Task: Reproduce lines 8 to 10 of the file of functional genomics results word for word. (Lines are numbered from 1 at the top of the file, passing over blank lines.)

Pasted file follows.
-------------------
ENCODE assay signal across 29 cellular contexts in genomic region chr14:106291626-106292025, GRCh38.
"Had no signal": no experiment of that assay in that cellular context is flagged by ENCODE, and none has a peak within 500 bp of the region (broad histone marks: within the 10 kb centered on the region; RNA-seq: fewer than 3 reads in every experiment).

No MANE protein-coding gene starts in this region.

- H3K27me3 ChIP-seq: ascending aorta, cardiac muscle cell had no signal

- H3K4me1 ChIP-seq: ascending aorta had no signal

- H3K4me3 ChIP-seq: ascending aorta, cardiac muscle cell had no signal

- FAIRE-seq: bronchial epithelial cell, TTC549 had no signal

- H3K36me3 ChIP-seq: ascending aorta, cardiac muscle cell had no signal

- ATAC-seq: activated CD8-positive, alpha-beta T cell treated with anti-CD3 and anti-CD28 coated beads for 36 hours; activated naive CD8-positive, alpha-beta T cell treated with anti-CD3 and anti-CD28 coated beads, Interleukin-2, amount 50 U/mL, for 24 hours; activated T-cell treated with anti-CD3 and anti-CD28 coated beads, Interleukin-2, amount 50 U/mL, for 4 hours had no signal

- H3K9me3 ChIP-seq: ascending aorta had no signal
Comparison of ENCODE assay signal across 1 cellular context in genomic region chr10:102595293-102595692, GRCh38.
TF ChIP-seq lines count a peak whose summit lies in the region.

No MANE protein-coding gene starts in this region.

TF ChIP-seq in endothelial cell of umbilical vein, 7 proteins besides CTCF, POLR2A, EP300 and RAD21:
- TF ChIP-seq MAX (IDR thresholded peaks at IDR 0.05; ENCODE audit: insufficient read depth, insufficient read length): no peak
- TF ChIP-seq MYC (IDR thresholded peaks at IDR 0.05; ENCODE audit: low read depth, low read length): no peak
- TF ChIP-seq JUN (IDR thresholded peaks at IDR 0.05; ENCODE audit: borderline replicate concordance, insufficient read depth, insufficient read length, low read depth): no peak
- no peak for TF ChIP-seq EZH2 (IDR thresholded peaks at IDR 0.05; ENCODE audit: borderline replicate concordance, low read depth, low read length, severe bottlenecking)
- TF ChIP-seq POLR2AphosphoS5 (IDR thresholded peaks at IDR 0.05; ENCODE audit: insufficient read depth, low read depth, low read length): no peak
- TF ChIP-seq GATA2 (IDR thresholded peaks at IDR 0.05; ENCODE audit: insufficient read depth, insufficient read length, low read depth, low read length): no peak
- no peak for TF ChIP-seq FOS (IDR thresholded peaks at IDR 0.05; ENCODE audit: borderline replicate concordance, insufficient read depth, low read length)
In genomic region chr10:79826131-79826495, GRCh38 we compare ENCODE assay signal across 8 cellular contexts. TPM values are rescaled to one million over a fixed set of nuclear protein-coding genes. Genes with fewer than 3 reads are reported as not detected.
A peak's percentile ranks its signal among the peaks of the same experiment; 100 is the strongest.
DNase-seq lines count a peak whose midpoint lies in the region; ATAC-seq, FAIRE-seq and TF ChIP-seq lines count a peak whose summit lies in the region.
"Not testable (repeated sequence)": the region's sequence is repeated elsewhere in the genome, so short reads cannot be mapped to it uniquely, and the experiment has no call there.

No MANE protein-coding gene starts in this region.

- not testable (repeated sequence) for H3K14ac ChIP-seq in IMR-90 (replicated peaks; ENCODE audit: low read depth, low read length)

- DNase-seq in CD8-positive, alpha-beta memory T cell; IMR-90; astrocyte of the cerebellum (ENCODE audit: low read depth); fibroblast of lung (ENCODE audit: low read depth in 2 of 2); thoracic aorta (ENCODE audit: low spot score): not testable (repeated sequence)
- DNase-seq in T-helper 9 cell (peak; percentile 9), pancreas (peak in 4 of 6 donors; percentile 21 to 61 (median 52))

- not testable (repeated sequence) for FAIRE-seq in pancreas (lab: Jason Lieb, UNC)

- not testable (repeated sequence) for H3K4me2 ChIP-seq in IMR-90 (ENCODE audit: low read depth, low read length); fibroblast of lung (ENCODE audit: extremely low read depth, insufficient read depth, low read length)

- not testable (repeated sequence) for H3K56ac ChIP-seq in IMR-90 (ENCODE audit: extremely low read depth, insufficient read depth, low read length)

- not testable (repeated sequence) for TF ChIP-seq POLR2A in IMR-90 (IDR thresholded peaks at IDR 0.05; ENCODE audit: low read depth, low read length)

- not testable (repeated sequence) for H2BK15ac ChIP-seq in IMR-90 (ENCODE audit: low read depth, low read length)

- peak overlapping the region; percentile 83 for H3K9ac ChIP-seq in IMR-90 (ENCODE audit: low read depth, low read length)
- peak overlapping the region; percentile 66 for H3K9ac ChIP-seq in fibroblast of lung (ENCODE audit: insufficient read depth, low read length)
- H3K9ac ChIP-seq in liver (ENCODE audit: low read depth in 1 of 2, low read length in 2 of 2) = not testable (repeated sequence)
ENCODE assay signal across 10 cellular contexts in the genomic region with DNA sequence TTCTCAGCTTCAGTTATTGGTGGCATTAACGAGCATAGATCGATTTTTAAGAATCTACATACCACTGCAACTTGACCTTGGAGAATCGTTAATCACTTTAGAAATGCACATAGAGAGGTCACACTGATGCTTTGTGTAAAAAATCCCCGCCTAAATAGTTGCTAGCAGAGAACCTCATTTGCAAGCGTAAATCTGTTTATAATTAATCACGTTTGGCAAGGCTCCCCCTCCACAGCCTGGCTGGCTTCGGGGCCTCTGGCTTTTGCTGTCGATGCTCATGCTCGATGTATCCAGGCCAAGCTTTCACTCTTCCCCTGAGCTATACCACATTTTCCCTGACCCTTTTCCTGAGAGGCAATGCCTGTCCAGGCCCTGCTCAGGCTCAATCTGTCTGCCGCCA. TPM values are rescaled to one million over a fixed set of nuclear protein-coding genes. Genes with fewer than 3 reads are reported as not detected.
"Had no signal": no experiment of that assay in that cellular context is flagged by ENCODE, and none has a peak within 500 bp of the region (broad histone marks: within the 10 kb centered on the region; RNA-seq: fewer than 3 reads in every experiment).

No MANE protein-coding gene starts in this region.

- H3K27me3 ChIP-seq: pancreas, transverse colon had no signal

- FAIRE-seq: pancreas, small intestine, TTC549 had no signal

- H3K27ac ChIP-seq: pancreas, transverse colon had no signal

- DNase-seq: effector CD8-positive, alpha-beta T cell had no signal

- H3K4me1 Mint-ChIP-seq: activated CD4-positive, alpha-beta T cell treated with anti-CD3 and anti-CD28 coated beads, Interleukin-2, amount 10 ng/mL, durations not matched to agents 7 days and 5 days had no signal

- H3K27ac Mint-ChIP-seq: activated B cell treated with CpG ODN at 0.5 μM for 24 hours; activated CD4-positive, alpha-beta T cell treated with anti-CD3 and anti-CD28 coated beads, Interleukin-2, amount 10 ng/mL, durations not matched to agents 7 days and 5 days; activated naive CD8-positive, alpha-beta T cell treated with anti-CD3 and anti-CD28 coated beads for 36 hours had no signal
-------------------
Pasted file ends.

- H3K36me3 ChIP-seq: ascending aorta, cardiac muscle cell had no signal

- ATAC-seq: activated CD8-positive, alpha-beta T cell treated with anti-CD3 and anti-CD28 coated beads for 36 hours; activated naive CD8-positive, alpha-beta T cell treated with anti-CD3 and anti-CD28 coated beads, Interleukin-2, amount 50 U/mL, for 24 hours; activated T-cell treated with anti-CD3 and anti-CD28 coated beads, Interleukin-2, amount 50 U/mL, for 4 hours had no signal

- H3K9me3 ChIP-seq: ascending aorta had no signal